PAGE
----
# java hashcode for floating point numbers

I want to use `Double` (or `Float`) as keys in a `Hashmap`

``````Map<Double, String> map = new HashMap<Double, String>()
map.put(1.0, "one");
System.out.println(map.containsKey(Math.tan(Math.PI / 4)));
``````

and this returns false.

if I were comparing these two numbers I would have done something like this

``````final double EPSILON = 1e-6;
Math.abs(1.0 - Math.tan(Math.PI / 4)) < EPSILON
``````

But since `Hashmap` would use `hashcode` it breaks things for me.

I thought to implement a `roundKey` function that rounds to some multiple of `EPSILON` before using it as a key

``````map.put(roundKey(1.0), "one")
map.containsKey(roundKey(Math.tan(Math.PI / 4)))
``````
• is there a better way ?
• what is the right way to implement this `roundKey`
-
possible duplicate of Double in HashMap –  Joe Mar 25 '14 at 10:03
It may be quite a thing to implement a good roundKey function without annoying "1.00000000001" and "0.999999999999": rounding float you have a float. May be you would like to implement floatToKey function which returns int? –  Dmitry Bychenko Mar 25 '14 at 10:04

If you know what rounding is appropriate, you can use that. e.g. if you need to round to cents, you can round to two decimal places.

However, for the example above discrete rounding to a fixed precision might not be appropriate. e.g. if you round to 6 decimal places, 1.4999e-6 and 1.5001e-6 will not match as one rounds up and the other down even though the difference is << 1e-6.

In that situation the closest you can do is to use a NavigableMap

``````NavigableMap<Double, String> map = new TreeMap<>();

double x = ....;
double error = 1e-6;

NavigableMap<Double, String> map2 = map.subMap(x - error, x + error);
``````

or you can use

``````Map.Entry<Double, String> higher = map.higherEntry(x);
Map.Entry<Double, String> lower = map.lowerEntry(x);
Map.Entry<Double, String> entry = null;
if (higher == null)
entry = lower;
else if (lower == null)
entry = higher;
else if (Math.abs(lower.getKey() - x) < Math.abs(higher.getkey() - x))
entry = lower;
else
entry = higher;
// entry is the closest match.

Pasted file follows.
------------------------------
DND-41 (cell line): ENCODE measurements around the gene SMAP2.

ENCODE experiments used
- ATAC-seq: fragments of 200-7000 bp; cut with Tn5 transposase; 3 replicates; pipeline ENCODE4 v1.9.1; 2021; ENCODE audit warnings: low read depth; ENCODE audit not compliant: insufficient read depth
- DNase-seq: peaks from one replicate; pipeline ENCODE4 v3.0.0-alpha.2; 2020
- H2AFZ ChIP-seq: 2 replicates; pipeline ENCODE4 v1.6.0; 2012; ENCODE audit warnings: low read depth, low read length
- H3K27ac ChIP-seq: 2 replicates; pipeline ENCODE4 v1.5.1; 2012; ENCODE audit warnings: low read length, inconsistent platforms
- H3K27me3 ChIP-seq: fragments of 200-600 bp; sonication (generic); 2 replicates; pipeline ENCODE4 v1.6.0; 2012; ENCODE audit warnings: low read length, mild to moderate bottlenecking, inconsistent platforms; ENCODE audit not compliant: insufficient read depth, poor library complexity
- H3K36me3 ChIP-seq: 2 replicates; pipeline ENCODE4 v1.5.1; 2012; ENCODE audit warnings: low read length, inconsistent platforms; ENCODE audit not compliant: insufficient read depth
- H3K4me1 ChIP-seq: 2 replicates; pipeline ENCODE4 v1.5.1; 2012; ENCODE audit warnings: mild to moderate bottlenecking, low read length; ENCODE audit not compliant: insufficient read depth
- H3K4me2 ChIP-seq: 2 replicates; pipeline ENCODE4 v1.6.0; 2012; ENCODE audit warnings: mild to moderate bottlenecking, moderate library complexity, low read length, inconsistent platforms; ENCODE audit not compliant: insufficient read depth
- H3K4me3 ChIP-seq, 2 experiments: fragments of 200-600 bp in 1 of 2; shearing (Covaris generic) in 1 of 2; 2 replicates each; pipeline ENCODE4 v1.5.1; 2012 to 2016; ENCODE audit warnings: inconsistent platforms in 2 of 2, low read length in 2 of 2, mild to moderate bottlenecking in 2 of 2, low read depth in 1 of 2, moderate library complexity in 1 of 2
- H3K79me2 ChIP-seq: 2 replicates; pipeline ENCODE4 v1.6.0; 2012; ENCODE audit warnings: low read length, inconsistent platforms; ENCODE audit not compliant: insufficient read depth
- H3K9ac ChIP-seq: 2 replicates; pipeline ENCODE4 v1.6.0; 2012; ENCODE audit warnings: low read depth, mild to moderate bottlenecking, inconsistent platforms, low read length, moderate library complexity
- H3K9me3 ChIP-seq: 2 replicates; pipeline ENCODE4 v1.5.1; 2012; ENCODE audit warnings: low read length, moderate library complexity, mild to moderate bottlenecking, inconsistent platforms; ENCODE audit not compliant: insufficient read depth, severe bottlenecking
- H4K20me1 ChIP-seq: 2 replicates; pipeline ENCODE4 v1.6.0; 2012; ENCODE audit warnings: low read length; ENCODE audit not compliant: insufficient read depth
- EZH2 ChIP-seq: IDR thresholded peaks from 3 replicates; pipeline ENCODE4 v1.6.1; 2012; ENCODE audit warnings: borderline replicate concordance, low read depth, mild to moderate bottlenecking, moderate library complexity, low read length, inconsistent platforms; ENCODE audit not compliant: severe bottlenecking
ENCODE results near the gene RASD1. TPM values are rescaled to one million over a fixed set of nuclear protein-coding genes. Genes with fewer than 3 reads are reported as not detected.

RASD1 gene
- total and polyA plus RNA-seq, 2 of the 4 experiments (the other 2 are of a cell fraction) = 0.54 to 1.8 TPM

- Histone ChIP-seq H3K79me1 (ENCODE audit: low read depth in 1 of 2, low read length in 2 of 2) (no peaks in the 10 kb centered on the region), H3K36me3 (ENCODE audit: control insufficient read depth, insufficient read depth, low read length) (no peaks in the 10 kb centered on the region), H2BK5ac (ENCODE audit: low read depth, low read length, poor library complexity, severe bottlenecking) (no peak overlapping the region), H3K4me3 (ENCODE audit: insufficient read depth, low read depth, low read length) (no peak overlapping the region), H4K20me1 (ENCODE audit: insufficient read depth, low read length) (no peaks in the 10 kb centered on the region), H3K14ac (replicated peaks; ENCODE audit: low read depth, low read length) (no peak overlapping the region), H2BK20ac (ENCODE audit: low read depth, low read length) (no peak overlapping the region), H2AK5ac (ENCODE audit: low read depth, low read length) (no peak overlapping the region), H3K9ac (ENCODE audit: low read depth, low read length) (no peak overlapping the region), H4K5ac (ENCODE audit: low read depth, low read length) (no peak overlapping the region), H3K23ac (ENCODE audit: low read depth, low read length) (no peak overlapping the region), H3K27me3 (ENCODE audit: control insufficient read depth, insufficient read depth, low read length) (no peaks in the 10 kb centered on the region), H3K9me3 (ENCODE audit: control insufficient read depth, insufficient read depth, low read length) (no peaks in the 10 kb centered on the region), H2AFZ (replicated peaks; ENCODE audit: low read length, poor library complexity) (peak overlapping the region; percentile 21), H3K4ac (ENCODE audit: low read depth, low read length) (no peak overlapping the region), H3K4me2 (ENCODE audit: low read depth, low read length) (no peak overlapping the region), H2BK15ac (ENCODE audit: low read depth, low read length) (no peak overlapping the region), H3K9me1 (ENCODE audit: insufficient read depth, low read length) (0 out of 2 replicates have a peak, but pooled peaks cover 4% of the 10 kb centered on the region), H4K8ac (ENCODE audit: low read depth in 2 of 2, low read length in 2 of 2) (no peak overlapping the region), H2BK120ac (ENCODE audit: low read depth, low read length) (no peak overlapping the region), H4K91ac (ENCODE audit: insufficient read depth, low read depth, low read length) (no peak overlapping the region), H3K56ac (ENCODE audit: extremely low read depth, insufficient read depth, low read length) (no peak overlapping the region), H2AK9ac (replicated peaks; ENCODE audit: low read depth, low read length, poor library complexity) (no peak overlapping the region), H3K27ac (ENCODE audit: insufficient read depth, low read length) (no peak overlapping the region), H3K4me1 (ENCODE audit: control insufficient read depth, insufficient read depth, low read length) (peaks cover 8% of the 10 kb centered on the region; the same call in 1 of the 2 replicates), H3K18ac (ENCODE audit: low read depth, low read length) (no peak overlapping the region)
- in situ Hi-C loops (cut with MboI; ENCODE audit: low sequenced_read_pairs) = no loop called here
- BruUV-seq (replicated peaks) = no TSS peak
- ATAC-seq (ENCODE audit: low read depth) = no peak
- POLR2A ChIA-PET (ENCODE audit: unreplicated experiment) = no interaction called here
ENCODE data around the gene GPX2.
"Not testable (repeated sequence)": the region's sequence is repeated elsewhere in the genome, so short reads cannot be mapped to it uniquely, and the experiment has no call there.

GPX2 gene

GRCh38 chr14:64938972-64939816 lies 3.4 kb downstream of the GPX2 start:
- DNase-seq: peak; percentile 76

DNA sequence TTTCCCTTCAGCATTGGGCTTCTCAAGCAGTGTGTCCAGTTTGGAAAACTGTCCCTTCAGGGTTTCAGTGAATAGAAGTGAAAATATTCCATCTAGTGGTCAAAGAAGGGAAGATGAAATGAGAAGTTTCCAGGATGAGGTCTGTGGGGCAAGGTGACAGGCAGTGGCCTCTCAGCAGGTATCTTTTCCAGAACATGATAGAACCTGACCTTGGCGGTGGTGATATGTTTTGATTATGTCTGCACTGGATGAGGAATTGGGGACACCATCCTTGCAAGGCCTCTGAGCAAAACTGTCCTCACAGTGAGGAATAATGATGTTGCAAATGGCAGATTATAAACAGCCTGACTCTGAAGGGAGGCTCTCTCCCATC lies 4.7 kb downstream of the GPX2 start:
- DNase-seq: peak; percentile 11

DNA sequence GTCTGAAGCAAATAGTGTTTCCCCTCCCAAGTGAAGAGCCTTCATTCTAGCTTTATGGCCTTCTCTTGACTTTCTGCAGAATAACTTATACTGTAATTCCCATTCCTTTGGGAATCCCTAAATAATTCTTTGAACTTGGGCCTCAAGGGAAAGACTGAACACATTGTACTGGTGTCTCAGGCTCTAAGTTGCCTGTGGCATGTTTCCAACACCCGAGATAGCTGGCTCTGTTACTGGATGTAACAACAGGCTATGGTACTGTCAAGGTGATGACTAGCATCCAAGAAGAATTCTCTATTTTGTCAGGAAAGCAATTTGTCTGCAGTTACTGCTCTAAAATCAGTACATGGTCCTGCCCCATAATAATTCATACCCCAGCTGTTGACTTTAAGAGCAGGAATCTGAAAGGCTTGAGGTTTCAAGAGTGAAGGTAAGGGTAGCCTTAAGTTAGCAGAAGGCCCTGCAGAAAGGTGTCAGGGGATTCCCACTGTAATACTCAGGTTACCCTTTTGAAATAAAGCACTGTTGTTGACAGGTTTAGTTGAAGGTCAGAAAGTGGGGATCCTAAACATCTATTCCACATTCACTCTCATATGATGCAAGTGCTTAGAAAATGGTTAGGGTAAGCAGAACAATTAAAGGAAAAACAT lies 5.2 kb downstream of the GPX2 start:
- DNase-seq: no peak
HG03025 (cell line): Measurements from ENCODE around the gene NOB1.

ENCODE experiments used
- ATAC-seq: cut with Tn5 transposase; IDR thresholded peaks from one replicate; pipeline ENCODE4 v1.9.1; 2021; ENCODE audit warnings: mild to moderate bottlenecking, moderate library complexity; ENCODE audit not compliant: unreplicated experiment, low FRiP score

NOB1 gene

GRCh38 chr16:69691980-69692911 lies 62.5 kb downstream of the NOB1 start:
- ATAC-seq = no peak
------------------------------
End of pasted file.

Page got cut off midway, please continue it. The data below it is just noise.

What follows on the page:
if (entry != null && Math.abs(entry - x) < error) {
// found the closest entry within the error
}
``````

This will find all the entries within a continuous range.

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didn't know about `NavigableMap`. thanks will check it out –  mzzzzb Mar 25 '14 at 10:14
@mzzzzb note: NavigableMap can find multiple keys within range, but if it is empty, there was none. –  Peter Lawrey Mar 25 '14 at 10:24

Best way is to not use floating point numbers as keys, as they are (as you discovered) not going to compare.
Kludgy "solutions" like calling them identical if they're within a certain range of each other only lead to problems later, as you're either going to have to stretch the filter or make it more strict in time, both leading to potential problems with existing code, and/or people will forget how things were supposed to work.
Of course in some applications you want to do that, but as a key for looking up something? No. You're probably better off using angles in degrees, and as integers, as the keys here. If you need greater precision than 1 degree, use the angle in e.g. tenth of degrees by storing a number of 0 through 3600.
That will give you reliable behaviour of your Map while retaining the data you're planning to store.

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The key issue is having a value which is almost but not exactly the same and you still want it to match. Using integer instead won't change that. If you have 0 to 3600 but you want 1234 to match 1235 the problem is the same. –  Peter Lawrey Mar 25 '14 at 10:32
@PeterLawrey true, but that's assuming the reverse of what you normally want for a key. –  jwenting Mar 25 '14 at 12:47
@jwenting Peter's point is that storing integer keys is not going to solve the problem, if those integers are the result of floating point computation. Either you're calculating exactly the same float value on store and lookup (in which case storing float keys would work), or you're not (in which case integers are just as kludgy and imperfect a solution). 44.4999999999 and 44.50000000001 are going to hash differently once rounded to int, for all that those are within floating point error of each other. –  Sneftel Mar 25 '14 at 15:50